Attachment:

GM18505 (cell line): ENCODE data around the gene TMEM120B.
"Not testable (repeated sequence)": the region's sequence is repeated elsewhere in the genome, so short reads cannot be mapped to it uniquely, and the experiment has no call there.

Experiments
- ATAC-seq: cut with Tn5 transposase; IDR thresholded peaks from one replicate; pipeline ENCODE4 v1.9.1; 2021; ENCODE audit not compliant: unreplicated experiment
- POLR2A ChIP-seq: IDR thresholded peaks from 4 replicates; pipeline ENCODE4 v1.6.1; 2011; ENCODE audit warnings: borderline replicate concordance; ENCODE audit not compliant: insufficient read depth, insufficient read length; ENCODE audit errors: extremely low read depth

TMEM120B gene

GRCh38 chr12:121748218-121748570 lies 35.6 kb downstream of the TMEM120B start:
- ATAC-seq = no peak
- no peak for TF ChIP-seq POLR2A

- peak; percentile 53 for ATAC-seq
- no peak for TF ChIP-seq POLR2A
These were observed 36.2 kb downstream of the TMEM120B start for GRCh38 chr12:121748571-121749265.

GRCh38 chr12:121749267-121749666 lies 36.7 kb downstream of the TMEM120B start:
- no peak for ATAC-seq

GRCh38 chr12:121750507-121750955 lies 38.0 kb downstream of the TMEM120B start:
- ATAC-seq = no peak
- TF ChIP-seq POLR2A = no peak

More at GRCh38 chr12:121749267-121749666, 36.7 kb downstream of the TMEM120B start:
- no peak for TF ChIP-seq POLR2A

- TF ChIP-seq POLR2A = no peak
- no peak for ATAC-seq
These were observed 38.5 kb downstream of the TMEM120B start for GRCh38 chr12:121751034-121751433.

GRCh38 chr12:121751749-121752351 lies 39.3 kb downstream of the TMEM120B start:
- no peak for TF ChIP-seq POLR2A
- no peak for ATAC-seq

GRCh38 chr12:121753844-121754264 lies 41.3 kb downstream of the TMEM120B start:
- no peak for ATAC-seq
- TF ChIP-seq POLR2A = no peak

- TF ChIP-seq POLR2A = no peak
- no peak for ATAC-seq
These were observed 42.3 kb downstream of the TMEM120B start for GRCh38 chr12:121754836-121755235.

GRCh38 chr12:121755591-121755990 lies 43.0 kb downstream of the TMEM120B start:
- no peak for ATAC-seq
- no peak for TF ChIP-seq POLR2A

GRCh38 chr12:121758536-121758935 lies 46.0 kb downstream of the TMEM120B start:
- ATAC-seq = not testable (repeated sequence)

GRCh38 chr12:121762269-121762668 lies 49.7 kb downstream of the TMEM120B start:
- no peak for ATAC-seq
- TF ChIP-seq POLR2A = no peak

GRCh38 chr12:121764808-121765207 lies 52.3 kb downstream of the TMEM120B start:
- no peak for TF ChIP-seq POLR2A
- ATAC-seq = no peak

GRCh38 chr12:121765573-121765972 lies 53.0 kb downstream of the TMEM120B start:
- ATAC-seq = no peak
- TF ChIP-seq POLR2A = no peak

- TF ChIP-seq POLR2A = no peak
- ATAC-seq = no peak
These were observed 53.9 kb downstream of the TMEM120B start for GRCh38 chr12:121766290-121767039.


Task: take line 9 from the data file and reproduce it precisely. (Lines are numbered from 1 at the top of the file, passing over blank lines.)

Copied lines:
- no peak for TF ChIP-seq POLR2A